How Does Cancer-related Fatigue Differ from Normal Tiredness?

Tired? Try taking a nap, drinking coffee, eating, or taking a brisk walk around the block. Any or all of these solutions may help put the giddy-up back in your day.

But these steps are often not enough for cancer patients because they’re more than tired. They’re battling fatigue brought on by cancer and its treatments. Fatigue is among the most common symptom or side effects of cancer. The American Cancer Society (ACS) says that almost all cancer patients report experiencing fatigue beyond what they may consider normal tiredness.

“The fatigue felt by people with cancer is different from the fatigue of daily life and different from the tired feeling people might remember having before they had cancer,” the ACS says.

Cancer may damage organs, weaken muscles, and impact cells that carry oxygen throughout the body. The emotional toll of cancer—stress, anxiety and fear—may also cause a seemingly endless state of exhaustion. And if cancer itself doesn’t cause fatigue, treatments such as chemotherapy and radiation therapy may.

“Fatigue was one of the biggest issues I dealt with,” says Anthony Perre, MD, New Patient Intake Physician at City of Hope Atlanta and a Hodgkin lymphoma survivor. “For many survivors, it’s one of those things that’s very difficult to deal with because of the emotional aspect that goes along with it. Fatigue does not go away immediately after you’re done with treatment. There’s concern and fear that the cancer is still present, which is why, for some survivors, fatigue may last years. For me, I would say that it probably lasted at least 18 months.”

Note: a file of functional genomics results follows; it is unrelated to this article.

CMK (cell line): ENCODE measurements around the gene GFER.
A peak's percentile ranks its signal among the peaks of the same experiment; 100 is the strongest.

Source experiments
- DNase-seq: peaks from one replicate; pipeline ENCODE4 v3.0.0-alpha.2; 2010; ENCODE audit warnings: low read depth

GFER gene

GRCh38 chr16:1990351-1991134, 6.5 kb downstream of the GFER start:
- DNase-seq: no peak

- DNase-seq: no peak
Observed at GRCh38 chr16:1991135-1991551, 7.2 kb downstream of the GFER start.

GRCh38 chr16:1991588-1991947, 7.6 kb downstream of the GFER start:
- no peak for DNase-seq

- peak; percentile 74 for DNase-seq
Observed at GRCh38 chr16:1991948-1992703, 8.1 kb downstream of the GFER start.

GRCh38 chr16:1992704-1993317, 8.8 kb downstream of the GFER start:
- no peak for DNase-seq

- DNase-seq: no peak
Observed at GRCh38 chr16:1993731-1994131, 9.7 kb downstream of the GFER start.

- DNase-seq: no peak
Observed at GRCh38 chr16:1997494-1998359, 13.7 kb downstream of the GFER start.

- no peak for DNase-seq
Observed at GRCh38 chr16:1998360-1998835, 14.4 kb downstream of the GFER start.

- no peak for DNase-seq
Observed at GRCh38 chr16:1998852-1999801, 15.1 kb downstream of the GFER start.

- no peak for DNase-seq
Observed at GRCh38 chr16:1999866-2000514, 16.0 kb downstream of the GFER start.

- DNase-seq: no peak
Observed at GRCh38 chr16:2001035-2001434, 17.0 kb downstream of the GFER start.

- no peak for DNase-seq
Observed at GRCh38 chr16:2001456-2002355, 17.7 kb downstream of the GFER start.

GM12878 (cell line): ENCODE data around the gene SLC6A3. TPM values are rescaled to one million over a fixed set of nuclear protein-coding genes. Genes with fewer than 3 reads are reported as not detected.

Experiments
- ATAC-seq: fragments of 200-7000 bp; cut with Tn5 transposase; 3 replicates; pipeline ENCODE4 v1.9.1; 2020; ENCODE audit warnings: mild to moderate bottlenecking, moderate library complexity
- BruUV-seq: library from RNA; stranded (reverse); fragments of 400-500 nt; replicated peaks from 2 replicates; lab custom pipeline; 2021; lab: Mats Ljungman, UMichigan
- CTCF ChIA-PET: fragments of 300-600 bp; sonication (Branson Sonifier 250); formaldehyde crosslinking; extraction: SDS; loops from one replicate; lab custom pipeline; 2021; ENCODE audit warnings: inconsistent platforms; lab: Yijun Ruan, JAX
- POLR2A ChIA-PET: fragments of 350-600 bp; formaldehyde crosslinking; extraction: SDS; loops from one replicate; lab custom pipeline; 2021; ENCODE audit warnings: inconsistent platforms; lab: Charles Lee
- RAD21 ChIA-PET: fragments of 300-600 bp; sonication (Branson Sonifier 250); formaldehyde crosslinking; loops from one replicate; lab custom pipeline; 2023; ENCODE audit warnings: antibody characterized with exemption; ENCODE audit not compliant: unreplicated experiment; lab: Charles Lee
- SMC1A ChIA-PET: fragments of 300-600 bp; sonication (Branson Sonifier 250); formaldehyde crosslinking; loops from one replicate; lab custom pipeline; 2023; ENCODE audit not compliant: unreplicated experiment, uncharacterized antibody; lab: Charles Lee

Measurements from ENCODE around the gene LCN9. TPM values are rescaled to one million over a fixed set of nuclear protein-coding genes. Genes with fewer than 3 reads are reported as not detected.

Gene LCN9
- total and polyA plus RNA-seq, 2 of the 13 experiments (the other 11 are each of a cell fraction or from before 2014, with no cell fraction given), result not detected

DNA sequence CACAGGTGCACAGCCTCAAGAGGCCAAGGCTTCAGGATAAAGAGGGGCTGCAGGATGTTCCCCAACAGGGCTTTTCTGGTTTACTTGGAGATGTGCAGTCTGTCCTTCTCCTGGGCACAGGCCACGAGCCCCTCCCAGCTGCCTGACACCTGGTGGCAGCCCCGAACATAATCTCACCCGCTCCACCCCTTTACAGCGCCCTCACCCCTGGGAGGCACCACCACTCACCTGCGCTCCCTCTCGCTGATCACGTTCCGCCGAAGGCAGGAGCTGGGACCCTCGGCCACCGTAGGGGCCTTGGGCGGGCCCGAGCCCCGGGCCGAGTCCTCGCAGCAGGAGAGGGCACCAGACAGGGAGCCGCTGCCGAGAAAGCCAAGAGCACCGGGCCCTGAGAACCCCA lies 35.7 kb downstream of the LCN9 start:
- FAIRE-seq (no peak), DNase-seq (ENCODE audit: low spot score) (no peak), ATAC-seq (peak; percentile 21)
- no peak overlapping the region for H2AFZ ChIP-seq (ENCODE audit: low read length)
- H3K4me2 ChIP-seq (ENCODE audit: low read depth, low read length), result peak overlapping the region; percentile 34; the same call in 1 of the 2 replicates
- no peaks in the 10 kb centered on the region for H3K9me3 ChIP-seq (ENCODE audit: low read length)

Read more to understand the difference from City of Hope.

About City of Hope
Cancer Treatment Centers of America® (CTCA) is now City of Hope®.  To expand patient access to personalized, leading-edge cancer care, City of Hope® acquired Cancer Treatment Centers of America® (CTCA) last year, uniting our shared vision, values and commitment to high-quality, compassionate care that puts patients first. Today, we aren’t just part of City of Hope; we are City of Hope

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